You may have heard of the Netflix series “13 Reasons Why” and/or the book by Jay Asher. The book and series depict the suicide of 13-year-old Hannah Baker and, through recordings she left behind, events that preceded her death. I’ve seen countless discussions on social media between educators, many of whom are also parents, expressing their concerns with the series. Elana Premack Sandler’s piece in Psychology Today, “13 Reasons Why ‘13 Reasons Why’ Isn’t Getting It Right” does a great job of detailing some of the issues, concluding, “13 Reasons Why doesn’t tell the much more common story of people living with (struggling with, but living with) difficult emotions and experiences and figuring out, with support and help from others, how to survive.”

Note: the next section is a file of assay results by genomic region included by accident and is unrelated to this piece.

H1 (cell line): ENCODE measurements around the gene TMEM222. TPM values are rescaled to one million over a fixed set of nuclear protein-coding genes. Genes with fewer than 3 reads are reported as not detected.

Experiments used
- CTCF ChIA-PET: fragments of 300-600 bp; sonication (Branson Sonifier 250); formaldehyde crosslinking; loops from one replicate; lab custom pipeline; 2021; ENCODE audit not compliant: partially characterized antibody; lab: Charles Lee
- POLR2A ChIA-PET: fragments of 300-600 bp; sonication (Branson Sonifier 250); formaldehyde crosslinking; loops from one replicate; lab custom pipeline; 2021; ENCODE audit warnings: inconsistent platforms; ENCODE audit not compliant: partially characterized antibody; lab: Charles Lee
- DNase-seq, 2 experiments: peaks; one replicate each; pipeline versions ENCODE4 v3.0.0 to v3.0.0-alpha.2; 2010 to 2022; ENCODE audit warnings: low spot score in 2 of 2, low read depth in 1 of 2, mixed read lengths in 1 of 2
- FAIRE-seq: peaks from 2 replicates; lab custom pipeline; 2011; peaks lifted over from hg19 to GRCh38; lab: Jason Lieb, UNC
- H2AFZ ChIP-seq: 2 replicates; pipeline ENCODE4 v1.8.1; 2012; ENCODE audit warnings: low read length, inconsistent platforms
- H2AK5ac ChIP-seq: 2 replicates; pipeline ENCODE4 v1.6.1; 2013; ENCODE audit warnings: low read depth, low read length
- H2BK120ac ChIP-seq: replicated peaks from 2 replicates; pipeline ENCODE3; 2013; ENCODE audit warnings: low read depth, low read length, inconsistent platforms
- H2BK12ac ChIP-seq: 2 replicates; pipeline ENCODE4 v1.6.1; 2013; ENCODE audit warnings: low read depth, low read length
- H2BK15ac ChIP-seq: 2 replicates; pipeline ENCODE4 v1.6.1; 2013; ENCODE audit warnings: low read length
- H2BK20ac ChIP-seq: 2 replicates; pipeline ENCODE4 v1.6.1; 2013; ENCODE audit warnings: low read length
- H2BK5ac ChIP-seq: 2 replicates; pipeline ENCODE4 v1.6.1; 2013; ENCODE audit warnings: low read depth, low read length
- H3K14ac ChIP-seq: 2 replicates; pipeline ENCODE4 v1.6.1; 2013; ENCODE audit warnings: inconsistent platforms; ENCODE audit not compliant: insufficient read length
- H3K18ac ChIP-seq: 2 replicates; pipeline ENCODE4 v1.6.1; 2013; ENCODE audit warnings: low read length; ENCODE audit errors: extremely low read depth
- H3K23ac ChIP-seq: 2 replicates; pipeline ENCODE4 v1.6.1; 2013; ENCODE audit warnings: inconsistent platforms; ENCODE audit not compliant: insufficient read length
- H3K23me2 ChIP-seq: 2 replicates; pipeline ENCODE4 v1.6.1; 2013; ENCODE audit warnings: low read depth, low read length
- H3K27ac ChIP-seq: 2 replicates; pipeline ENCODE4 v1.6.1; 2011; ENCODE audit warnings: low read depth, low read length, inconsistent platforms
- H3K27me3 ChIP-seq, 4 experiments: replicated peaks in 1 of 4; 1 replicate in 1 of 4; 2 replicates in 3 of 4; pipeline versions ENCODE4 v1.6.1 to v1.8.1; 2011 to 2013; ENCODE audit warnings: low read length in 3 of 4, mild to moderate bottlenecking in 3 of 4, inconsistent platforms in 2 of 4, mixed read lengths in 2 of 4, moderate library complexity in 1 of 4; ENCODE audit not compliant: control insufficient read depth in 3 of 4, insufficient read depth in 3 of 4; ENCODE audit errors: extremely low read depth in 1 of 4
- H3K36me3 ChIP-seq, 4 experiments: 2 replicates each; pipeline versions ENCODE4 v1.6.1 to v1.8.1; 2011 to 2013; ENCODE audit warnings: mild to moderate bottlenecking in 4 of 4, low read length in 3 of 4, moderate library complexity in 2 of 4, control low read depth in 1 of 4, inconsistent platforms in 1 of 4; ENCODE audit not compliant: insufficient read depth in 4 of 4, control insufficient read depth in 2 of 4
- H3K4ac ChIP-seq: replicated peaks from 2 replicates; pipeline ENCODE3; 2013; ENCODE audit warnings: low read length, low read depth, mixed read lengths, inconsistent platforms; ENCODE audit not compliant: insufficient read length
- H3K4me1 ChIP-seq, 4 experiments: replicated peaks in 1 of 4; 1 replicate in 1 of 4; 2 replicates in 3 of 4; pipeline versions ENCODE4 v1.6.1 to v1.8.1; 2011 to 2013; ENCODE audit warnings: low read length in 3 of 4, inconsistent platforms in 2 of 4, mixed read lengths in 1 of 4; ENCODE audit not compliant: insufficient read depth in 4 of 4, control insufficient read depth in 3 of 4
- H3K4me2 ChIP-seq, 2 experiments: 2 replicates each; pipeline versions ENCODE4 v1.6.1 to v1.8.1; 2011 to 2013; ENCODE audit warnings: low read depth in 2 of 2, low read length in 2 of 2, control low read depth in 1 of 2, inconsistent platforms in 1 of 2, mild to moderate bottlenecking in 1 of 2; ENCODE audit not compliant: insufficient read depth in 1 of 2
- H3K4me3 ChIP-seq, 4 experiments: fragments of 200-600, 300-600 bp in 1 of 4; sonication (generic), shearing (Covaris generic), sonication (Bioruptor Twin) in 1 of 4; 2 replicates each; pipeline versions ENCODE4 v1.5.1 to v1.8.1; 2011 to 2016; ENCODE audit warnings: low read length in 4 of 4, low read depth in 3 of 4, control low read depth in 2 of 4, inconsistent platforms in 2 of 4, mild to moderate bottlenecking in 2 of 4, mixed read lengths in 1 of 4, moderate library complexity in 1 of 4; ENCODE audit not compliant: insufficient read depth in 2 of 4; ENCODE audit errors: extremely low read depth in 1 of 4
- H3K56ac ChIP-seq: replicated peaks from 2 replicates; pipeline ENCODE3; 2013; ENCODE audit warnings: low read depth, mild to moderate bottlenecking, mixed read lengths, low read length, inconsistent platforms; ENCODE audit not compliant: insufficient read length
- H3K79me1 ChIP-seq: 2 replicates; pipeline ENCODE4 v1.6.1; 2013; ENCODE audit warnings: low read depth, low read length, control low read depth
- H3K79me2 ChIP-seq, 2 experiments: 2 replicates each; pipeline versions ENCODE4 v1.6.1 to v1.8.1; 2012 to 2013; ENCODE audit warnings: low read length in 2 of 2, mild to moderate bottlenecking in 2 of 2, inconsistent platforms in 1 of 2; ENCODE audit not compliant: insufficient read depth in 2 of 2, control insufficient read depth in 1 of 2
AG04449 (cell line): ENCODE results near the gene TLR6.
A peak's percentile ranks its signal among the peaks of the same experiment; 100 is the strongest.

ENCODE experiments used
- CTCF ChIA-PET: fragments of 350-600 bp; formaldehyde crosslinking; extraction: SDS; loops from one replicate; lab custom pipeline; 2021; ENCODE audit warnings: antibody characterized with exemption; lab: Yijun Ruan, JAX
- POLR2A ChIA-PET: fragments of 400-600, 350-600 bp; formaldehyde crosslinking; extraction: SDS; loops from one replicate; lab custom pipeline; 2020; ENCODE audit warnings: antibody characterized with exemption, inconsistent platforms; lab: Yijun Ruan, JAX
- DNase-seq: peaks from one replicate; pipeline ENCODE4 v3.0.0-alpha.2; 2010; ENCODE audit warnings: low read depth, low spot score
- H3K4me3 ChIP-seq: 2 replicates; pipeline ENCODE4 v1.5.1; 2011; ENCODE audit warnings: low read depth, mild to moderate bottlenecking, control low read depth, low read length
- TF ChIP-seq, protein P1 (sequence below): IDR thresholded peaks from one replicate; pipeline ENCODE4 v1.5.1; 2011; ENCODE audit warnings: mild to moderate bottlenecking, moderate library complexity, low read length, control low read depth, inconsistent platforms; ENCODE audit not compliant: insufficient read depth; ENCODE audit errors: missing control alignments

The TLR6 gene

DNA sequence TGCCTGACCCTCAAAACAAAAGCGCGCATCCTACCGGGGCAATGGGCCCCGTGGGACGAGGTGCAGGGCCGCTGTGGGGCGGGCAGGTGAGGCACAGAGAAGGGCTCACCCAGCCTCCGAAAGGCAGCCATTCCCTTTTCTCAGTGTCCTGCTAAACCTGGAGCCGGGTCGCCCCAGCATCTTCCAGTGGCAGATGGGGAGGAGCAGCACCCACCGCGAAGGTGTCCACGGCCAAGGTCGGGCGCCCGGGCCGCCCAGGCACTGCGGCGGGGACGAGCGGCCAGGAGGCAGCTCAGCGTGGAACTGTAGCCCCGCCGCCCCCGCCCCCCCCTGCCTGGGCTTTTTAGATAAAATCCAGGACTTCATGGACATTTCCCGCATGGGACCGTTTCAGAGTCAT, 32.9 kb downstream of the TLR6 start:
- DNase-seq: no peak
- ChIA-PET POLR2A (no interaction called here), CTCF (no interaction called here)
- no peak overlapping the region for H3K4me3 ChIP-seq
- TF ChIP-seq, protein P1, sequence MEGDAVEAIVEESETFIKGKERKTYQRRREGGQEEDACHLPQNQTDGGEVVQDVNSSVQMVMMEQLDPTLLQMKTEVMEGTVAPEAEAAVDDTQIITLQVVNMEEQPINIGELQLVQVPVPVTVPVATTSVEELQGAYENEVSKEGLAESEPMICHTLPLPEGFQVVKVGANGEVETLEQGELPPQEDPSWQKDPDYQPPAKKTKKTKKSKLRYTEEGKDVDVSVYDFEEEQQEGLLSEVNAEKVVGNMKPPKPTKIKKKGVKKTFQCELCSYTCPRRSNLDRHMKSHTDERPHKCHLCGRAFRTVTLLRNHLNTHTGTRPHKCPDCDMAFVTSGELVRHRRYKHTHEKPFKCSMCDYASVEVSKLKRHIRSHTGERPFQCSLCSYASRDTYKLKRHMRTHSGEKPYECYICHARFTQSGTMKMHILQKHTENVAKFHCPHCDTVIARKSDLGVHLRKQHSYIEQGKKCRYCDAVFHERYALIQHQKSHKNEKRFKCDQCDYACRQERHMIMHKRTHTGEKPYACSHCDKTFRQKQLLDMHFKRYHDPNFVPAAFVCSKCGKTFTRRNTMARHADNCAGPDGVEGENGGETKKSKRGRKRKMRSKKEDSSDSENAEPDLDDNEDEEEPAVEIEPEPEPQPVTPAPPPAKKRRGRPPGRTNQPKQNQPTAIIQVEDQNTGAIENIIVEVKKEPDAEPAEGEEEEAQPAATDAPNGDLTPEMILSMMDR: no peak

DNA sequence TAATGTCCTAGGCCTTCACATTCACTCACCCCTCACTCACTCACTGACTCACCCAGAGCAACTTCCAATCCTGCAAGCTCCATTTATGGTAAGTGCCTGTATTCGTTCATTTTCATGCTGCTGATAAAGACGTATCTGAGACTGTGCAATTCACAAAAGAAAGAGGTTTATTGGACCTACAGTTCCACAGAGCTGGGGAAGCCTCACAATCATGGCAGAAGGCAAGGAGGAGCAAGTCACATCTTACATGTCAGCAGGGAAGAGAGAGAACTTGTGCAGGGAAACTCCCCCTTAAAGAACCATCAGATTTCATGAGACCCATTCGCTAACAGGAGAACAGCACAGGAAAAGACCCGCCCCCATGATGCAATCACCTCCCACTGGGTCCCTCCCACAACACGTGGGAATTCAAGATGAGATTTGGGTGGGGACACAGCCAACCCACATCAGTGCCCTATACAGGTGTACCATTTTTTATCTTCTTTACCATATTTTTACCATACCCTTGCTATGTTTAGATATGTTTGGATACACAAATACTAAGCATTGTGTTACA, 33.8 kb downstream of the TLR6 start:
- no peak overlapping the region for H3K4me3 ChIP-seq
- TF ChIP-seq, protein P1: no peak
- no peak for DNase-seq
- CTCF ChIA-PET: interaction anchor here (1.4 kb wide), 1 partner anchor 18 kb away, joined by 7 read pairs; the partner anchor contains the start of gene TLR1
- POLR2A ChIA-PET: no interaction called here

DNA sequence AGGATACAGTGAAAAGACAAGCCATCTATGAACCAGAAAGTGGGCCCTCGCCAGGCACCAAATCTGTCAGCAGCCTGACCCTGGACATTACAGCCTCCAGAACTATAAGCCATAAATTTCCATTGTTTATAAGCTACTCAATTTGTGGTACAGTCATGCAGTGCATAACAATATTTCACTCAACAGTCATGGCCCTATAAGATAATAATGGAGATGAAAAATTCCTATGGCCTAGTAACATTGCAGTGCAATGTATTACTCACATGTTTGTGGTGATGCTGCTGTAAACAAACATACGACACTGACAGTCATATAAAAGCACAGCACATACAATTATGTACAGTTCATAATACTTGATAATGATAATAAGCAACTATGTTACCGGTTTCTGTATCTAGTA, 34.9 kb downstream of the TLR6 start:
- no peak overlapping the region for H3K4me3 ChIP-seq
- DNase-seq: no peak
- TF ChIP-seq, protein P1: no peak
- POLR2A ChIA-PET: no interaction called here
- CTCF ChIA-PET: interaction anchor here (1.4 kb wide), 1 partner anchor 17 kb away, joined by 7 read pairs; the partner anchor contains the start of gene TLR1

Trigger warnings: suicide and other untimely deaths.
Without going into details, let’s just say it has not been a week that has reassured me for the future of humanity - and I use the word “humanity” loosely. Worse yet than the steady flow of sad and outright depressing news that streamed past me were the reactions. Very few allowed for nuance; blanket condemnation was far too frequently the order of the day, apparently issued by morally pure people whose views could save the world if the rest of us would all just realize the error of our ways and agree with them.